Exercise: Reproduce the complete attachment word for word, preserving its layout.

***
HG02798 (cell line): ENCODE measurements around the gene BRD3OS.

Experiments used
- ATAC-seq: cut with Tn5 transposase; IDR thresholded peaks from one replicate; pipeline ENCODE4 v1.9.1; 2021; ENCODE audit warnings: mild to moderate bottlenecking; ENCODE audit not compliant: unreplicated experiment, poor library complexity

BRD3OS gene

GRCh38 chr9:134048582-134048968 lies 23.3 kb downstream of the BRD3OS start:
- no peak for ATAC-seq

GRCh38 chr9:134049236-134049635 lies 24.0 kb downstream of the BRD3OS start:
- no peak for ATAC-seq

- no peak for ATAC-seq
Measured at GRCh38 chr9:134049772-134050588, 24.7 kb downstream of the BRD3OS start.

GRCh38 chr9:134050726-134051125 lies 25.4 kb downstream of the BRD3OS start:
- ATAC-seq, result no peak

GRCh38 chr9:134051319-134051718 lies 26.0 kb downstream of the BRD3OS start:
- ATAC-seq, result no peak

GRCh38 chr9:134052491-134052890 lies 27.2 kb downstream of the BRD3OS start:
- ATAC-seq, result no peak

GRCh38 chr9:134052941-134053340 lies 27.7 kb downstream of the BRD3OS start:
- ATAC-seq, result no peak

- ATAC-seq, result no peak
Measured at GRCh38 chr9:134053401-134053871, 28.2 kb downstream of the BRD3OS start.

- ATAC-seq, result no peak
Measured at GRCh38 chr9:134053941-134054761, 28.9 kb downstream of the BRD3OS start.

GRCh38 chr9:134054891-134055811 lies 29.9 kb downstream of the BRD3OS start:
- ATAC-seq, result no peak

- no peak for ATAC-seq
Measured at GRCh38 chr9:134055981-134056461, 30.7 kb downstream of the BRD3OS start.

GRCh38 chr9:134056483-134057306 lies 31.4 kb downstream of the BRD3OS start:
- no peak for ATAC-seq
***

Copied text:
HG02798 (cell line): ENCODE measurements around the gene BRD3OS.

Experiments used
- ATAC-seq: cut with Tn5 transposase; IDR thresholded peaks from one replicate; pipeline ENCODE4 v1.9.1; 2021; ENCODE audit warnings: mild to moderate bottlenecking; ENCODE audit not compliant: unreplicated experiment, poor library complexity

BRD3OS gene

GRCh38 chr9:134048582-134048968 lies 23.3 kb downstream of the BRD3OS start:
- no peak for ATAC-seq

GRCh38 chr9:134049236-134049635 lies 24.0 kb downstream of the BRD3OS start:
- no peak for ATAC-seq

- no peak for ATAC-seq
Measured at GRCh38 chr9:134049772-134050588, 24.7 kb downstream of the BRD3OS start.

GRCh38 chr9:134050726-134051125 lies 25.4 kb downstream of the BRD3OS start:
- ATAC-seq, result no peak

GRCh38 chr9:134051319-134051718 lies 26.0 kb downstream of the BRD3OS start:
- ATAC-seq, result no peak

GRCh38 chr9:134052491-134052890 lies 27.2 kb downstream of the BRD3OS start:
- ATAC-seq, result no peak

GRCh38 chr9:134052941-134053340 lies 27.7 kb downstream of the BRD3OS start:
- ATAC-seq, result no peak

- ATAC-seq, result no peak
Measured at GRCh38 chr9:134053401-134053871, 28.2 kb downstream of the BRD3OS start.

- ATAC-seq, result no peak
Measured at GRCh38 chr9:134053941-134054761, 28.9 kb downstream of the BRD3OS start.

GRCh38 chr9:134054891-134055811 lies 29.9 kb downstream of the BRD3OS start:
- ATAC-seq, result no peak

- no peak for ATAC-seq
Measured at GRCh38 chr9:134055981-134056461, 30.7 kb downstream of the BRD3OS start.

GRCh38 chr9:134056483-134057306 lies 31.4 kb downstream of the BRD3OS start:
- no peak for ATAC-seq